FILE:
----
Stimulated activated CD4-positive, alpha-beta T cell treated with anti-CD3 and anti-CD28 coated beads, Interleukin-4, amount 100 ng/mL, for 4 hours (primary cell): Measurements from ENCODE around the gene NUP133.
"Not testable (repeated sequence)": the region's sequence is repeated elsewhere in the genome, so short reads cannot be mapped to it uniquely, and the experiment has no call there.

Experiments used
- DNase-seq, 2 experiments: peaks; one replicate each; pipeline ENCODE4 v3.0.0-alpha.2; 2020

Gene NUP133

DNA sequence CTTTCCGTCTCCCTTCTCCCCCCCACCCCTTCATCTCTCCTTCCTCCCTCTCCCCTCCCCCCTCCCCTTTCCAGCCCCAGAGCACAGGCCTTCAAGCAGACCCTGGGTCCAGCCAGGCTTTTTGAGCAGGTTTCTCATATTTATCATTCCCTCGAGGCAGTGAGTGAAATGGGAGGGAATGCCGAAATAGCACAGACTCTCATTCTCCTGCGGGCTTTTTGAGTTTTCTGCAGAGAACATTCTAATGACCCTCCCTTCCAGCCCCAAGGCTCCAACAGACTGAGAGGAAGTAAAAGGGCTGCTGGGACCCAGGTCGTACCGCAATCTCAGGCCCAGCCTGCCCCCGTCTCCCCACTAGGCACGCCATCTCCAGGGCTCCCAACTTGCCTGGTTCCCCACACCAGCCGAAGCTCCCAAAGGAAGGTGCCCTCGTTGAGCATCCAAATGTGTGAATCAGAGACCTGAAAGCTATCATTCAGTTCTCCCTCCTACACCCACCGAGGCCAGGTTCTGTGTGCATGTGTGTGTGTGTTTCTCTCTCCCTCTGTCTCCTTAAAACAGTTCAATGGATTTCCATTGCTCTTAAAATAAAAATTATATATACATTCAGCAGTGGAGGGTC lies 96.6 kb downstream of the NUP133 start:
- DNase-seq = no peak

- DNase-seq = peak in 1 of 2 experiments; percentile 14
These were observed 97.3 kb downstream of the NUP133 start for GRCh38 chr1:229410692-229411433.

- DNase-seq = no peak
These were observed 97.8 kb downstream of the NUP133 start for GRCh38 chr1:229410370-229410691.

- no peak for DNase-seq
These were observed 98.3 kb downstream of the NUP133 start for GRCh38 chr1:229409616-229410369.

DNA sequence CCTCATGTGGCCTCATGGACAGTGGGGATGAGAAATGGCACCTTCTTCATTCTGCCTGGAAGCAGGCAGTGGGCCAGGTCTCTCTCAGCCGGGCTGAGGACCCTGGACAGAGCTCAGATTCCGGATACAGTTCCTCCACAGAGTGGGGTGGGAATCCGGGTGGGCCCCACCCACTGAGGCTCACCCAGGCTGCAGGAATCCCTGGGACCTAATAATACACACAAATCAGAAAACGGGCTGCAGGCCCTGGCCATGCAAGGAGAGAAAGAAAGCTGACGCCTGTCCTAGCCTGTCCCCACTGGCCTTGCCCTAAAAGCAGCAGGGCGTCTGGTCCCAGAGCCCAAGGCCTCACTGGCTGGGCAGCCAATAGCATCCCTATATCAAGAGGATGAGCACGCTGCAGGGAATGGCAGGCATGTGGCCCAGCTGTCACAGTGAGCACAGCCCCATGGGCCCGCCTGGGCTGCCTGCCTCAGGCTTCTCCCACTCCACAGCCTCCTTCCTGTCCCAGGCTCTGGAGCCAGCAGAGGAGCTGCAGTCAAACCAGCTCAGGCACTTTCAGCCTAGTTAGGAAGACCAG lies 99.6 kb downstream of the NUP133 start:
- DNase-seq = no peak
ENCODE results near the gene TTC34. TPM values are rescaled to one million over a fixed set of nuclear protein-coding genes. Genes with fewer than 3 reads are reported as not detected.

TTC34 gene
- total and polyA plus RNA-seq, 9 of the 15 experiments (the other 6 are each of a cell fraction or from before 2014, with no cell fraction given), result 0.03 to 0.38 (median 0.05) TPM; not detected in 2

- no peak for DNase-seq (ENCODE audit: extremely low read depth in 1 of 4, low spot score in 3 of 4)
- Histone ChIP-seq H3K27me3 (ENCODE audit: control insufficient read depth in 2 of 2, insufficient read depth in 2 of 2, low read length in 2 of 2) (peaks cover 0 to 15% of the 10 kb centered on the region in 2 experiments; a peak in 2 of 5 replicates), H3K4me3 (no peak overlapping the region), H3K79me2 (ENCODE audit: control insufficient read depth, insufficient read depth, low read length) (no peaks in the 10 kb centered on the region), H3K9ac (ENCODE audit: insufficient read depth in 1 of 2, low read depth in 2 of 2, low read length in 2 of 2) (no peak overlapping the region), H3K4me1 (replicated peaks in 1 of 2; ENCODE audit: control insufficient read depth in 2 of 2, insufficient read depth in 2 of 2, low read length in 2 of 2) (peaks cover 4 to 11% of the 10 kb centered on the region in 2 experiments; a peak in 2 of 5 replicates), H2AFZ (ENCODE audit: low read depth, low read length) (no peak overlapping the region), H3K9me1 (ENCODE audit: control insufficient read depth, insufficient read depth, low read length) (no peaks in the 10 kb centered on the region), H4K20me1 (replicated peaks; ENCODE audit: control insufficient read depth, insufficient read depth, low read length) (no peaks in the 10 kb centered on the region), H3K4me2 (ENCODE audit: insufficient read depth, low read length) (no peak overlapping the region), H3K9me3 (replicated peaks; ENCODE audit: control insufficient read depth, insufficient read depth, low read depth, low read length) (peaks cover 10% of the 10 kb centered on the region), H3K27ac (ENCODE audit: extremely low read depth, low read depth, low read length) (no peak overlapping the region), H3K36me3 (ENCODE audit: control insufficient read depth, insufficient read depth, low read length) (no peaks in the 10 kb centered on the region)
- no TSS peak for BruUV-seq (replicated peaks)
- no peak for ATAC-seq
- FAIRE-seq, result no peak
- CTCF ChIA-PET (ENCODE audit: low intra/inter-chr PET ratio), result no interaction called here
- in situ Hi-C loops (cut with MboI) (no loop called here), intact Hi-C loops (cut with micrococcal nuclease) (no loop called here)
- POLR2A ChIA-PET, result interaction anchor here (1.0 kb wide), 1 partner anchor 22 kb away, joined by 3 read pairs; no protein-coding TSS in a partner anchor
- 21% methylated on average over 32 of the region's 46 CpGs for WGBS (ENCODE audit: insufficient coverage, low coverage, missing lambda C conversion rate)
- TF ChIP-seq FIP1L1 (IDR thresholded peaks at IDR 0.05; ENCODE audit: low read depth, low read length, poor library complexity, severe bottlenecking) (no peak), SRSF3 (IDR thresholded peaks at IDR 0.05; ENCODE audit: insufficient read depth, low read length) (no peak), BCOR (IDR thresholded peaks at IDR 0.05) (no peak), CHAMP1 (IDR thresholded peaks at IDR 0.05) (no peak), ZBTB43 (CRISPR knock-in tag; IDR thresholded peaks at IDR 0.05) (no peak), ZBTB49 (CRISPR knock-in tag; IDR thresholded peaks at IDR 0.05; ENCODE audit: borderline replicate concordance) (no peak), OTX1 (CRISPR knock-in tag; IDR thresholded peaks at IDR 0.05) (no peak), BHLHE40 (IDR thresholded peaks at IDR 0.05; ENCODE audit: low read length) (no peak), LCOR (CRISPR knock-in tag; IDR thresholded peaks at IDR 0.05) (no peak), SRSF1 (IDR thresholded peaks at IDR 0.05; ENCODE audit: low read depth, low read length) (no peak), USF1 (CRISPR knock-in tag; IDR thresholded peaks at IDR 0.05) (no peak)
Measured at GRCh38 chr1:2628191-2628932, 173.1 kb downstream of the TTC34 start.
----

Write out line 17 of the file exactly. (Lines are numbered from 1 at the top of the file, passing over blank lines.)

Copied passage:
TTC34 gene